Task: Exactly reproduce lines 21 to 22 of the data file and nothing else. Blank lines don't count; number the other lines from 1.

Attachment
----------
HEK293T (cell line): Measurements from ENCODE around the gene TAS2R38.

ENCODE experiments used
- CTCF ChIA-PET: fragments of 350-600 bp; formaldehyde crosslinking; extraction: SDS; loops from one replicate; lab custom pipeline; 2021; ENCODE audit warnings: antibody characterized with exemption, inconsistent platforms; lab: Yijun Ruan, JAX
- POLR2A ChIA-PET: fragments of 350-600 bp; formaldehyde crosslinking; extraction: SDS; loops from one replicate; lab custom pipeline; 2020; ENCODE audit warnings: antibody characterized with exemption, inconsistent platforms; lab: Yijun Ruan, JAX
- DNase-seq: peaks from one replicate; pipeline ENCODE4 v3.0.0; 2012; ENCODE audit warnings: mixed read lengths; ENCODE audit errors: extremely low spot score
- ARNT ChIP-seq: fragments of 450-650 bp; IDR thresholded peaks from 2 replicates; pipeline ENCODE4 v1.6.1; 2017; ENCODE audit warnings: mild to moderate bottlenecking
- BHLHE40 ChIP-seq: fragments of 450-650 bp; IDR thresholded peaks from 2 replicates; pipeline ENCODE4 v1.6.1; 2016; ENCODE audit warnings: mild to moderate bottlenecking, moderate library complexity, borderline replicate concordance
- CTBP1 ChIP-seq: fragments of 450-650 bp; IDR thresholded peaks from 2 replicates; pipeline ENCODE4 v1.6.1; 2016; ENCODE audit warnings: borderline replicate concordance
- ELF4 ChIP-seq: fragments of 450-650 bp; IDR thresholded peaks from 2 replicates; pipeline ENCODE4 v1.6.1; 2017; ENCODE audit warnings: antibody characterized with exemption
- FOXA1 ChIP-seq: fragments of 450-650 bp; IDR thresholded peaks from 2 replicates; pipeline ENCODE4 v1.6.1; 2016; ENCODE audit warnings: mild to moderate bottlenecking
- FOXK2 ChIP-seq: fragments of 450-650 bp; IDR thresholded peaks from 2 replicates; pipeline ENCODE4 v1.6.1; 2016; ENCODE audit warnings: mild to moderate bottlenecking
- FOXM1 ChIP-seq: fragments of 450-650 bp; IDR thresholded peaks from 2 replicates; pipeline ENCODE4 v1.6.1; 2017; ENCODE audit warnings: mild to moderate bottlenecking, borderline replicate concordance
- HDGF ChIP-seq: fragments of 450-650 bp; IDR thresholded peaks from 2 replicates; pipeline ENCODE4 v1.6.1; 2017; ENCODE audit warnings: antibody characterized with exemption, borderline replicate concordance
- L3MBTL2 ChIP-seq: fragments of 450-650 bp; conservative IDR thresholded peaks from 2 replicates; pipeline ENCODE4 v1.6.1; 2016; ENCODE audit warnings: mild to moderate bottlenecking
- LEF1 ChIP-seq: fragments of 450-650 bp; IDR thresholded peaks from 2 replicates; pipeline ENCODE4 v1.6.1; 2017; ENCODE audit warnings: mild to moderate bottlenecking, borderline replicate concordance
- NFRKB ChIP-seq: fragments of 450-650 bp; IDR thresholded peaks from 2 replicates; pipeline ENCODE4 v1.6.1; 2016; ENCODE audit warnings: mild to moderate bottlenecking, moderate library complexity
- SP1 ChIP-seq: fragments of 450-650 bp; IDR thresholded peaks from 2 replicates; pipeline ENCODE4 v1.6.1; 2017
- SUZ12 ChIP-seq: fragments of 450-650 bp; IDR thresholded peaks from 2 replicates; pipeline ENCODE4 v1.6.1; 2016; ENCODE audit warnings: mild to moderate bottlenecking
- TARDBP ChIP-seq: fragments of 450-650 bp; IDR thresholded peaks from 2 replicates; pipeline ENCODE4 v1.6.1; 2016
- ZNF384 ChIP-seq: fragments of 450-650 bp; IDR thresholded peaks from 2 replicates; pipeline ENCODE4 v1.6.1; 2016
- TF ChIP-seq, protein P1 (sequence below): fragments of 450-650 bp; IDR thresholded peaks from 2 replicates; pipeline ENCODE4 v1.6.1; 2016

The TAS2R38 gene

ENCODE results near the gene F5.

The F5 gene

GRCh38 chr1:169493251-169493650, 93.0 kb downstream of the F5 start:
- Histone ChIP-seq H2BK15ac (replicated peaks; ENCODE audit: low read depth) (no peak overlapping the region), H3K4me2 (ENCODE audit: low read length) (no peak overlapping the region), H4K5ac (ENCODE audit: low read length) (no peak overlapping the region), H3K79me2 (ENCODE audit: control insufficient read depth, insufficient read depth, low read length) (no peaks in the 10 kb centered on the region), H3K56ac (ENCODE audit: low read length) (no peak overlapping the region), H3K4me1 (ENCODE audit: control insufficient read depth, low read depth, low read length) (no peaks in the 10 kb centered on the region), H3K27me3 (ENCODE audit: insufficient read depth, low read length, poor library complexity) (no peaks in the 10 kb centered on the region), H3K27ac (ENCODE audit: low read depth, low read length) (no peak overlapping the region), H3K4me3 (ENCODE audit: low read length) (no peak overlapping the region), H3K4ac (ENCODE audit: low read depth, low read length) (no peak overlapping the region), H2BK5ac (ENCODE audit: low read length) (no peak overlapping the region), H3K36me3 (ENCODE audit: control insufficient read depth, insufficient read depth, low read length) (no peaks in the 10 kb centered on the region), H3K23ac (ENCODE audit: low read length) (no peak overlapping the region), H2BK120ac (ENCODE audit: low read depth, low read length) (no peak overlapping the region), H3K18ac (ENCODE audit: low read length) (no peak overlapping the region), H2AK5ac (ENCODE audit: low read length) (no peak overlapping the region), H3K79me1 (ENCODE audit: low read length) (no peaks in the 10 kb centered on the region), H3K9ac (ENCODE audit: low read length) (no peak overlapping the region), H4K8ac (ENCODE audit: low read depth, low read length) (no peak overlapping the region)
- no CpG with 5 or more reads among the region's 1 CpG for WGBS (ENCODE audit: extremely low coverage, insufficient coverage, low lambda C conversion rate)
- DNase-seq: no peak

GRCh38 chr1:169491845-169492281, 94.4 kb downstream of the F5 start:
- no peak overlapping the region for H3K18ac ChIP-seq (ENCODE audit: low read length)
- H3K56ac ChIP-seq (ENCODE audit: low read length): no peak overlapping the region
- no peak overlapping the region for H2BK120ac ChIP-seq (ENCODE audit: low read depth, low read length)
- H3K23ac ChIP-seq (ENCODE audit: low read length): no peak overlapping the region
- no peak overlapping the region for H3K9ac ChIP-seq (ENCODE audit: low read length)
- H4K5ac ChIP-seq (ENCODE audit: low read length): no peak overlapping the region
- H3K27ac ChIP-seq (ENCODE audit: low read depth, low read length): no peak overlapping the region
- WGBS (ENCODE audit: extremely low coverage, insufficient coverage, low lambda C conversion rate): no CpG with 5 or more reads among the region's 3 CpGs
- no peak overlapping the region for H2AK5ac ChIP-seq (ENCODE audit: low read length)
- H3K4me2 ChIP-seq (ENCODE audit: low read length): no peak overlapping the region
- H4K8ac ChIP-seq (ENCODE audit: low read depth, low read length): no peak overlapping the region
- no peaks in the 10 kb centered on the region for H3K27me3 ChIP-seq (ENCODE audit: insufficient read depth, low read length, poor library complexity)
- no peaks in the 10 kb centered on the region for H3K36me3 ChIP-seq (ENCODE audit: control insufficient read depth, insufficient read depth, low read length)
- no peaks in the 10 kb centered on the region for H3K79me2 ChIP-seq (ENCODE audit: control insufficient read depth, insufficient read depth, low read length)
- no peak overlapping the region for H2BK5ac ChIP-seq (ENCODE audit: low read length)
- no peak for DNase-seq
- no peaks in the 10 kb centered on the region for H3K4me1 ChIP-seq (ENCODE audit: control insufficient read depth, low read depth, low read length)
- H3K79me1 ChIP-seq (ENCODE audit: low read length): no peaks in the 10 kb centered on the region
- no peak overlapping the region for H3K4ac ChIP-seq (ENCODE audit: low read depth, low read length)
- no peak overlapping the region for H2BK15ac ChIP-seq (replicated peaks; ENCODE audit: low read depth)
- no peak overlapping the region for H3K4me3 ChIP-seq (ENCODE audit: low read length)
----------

- TF ChIP-seq, protein P1 (sequence below): fragments of 450-650 bp; IDR thresholded peaks from 2 replicates; pipeline ENCODE4 v1.6.1; 2016

The TAS2R38 gene